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Singapore ‘reiterates’ call for Malaysia to withdraw vessels after Polaris-Pireas collision

Singapore ‘reiterates’ call for Malaysia to withdraw vessels after Polaris-Pireas collision

Malaysia vessel Polaris and Greece-registered bulk carrier Pireas collided in Singapore waters off Tuas on Feb 9, 2019. (Photo: Singapore Police Force)

SINGAPORE: Following the collision between a Greece-registered ship and a Malaysian government vessel on Saturday (Feb 9) in Singapore territorial waters off Tuas, Singapore has reiterated “its call for Malaysia to withdraw its vessels from the area”.

In its response on Sunday to media queries regarding the incident involving the Greece-registered Pireas and Malaysia's Polaris, Singapore’s Ministry of Foreign Affairs (MFA) said:

“The collision between MV Pireas and Malaysian Government vessel Polaris took place in Singapore Territorial Waters off Tuas, and in an area that goes beyond Malaysia’s territorial claim of 1979, which Singapore has never recognised.

“Singapore reiterates its call for Malaysia to withdraw its vessels from the area, as the persistent presence of its vessels clearly poses a threat to safety of navigation in the area,” MFA said.

READ: Singapore, Malaysia maritime dispute: A timeline

It repeated what has been said previously, that Malaysia “will be responsible for any untoward situations on the ground that arise from continued deployment of its vessels into this area.”

The Maritime and Port Authority of Singapore (MPA) is investigating the incident, MFA added.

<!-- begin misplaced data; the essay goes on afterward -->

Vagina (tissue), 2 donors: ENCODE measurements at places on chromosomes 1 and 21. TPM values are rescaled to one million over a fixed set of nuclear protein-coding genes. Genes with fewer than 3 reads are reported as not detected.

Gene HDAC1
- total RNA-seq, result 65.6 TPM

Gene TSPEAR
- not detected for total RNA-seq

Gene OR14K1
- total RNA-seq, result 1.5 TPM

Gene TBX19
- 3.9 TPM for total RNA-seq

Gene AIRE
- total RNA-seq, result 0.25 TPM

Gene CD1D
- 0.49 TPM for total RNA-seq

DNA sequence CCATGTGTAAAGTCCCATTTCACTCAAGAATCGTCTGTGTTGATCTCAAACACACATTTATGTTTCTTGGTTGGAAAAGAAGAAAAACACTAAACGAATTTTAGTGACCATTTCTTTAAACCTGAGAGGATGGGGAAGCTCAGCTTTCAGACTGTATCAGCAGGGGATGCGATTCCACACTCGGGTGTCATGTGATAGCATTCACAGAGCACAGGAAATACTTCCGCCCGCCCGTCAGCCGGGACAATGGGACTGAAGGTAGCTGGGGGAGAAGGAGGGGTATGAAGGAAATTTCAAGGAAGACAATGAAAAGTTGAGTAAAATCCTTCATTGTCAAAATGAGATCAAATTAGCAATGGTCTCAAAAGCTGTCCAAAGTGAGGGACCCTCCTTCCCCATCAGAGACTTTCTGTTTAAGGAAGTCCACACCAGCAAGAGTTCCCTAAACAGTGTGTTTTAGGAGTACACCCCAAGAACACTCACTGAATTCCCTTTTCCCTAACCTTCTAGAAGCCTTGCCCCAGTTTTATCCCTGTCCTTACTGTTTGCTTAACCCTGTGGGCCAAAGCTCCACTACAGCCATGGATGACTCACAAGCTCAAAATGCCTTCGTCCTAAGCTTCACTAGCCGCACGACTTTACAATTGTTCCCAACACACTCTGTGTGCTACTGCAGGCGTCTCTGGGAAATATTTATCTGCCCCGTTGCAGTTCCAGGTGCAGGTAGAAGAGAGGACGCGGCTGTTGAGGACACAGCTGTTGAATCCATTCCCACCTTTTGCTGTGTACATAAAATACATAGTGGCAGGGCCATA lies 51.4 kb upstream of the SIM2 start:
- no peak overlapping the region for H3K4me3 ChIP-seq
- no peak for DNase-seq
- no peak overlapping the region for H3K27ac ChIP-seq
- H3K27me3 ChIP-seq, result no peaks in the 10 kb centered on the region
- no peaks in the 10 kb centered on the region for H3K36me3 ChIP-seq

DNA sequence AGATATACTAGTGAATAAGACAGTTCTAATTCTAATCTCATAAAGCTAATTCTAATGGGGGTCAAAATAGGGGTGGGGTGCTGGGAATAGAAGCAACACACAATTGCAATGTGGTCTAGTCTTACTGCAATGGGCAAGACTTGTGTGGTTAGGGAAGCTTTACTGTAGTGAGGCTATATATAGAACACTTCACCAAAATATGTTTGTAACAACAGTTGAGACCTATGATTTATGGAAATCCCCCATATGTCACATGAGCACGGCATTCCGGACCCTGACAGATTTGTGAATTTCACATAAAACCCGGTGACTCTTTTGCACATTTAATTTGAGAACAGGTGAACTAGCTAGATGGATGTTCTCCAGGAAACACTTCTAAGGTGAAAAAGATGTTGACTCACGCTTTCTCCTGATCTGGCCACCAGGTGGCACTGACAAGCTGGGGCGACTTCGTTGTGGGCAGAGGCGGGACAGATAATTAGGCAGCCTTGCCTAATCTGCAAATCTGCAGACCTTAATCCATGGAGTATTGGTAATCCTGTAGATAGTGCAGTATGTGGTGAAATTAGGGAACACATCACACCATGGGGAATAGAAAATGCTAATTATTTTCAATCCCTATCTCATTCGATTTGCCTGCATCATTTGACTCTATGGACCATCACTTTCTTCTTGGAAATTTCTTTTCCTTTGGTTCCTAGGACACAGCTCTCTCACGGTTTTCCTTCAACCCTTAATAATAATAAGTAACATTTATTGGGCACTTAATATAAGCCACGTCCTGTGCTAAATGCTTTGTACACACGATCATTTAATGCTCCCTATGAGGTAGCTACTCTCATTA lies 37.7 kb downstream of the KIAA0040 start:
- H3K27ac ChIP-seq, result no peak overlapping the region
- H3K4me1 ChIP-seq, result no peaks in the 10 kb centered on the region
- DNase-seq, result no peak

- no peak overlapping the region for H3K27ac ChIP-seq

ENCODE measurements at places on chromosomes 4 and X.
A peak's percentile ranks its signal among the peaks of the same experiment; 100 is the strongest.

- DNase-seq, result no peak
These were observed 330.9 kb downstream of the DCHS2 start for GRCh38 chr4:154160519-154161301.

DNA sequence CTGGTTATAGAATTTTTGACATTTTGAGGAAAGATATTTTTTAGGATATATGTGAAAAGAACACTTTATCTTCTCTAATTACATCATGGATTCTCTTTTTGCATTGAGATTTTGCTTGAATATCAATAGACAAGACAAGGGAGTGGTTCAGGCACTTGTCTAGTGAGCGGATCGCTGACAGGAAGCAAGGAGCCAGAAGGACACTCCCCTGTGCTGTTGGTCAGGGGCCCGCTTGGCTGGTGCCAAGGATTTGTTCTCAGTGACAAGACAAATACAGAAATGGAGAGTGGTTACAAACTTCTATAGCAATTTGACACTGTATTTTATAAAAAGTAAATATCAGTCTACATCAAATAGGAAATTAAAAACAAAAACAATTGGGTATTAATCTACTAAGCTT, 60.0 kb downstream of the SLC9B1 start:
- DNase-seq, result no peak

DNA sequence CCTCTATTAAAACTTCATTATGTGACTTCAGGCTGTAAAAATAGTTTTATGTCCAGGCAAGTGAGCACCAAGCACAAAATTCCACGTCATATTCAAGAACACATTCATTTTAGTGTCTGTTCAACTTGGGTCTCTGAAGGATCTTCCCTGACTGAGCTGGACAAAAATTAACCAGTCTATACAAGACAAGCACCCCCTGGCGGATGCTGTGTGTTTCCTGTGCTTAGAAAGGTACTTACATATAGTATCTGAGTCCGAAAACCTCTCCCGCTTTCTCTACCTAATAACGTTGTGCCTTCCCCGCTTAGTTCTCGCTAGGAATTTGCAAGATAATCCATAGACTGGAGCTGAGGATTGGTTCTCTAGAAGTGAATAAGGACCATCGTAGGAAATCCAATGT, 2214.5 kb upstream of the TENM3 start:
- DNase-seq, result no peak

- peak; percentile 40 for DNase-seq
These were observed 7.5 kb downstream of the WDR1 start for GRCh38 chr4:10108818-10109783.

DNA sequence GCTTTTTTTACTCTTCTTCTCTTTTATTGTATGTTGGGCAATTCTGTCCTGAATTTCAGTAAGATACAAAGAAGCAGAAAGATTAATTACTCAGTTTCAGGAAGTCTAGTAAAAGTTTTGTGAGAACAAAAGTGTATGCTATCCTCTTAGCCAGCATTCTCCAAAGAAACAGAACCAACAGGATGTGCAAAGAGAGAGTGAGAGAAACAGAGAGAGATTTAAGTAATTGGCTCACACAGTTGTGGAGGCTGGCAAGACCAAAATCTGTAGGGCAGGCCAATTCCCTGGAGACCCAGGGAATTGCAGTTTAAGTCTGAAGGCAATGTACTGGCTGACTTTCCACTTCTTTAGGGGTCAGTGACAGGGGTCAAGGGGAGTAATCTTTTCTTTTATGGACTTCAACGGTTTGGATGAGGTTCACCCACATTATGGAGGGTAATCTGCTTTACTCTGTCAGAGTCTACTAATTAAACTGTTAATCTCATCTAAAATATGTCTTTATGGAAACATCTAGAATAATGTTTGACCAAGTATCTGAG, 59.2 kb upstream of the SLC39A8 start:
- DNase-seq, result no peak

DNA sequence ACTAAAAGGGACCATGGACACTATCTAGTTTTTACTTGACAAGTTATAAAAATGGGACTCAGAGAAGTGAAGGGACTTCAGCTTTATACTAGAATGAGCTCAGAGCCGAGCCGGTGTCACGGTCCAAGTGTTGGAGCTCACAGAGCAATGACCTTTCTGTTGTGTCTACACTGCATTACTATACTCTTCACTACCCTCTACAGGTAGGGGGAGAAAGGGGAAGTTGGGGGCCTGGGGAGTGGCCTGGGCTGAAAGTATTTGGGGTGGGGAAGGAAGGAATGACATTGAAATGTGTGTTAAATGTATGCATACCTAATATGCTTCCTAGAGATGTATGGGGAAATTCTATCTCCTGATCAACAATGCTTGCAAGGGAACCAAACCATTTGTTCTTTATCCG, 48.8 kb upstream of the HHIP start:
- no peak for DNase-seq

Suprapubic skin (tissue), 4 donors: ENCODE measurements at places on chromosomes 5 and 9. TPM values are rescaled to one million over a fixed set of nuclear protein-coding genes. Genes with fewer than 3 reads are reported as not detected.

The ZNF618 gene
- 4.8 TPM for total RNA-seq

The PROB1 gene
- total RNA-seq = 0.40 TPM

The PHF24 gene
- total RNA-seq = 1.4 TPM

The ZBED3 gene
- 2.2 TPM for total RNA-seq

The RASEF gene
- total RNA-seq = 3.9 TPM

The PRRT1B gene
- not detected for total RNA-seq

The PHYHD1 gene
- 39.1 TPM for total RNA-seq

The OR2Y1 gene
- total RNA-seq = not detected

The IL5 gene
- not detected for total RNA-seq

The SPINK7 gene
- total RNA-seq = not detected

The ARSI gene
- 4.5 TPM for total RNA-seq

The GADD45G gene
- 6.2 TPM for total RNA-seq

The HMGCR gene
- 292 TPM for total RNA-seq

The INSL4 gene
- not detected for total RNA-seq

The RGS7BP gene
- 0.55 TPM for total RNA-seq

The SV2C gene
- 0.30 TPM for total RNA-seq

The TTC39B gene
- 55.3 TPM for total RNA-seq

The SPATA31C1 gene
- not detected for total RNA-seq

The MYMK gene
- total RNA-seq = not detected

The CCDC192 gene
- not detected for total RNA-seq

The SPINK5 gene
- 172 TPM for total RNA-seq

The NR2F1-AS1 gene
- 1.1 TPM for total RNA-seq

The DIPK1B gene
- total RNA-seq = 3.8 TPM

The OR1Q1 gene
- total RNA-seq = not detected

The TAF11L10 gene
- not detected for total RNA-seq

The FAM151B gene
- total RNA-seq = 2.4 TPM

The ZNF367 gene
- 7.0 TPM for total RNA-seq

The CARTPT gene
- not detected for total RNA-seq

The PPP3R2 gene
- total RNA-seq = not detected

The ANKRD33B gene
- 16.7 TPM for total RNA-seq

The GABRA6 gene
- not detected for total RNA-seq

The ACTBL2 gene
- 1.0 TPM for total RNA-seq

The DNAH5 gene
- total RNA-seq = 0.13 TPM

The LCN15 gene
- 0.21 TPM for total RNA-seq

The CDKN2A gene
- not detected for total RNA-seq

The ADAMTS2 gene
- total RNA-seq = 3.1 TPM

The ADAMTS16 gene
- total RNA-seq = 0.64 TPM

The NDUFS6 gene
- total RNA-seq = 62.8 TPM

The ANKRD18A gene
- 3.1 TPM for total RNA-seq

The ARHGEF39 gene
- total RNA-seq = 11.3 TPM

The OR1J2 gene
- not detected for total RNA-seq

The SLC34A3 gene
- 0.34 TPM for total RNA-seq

The collision between the Polaris and Pireas took place at 2.28pm on Saturday within Singapore port limits off Tuas, MPA said in an earlier statement.

The bulk carrier was on its way from Singapore to its next port of call at Tanjung Pelepas in Malaysia when the collision took place. 

According to the Marine Traffic website, Pireas is a 200m cargo vessel built in 2006. 

The Polaris belongs to the Malaysian Marine Department and is used to mark territory or safety hazards.

READ: Malaysian vessel Polaris parked in Singapore waters is used to mark territory

Singapore and Malaysia have been embroiled in a maritime dispute since October last year after Malaysia extended its Johor Bahru port limits, which Singapore says encroaches into its territorial waters.

In late November, Malaysian government vessels started intruding into Singapore waters, Singapore's Foreign Affairs Minister Vivian Balakrishnan said, speaking in Parliament on Jan 14.

Dr Balakrishnan said these "daily intrusions" have continued despite Malaysia saying it will "take all effective measures to de-escalate the situation on the ground". 

Singapore has protested Malaysia's extension of its port limits and the intrusions, Dr Balakrishnan said, calling on both sides to act in good faith, comply with international law and honour existing agreements.

Dr Balakrishnan's ministerial statement came after a bilateral meeting with his Malaysia counterpart Saifuddin Abdullah on Jan 8. Both ministers agreed to set up a working group on maritime issues to study and discuss legal and operational matters, so as to de-escalate the situation on the ground.

The working group is expected to report to the foreign ministers within two months.

Source: CNA/mn


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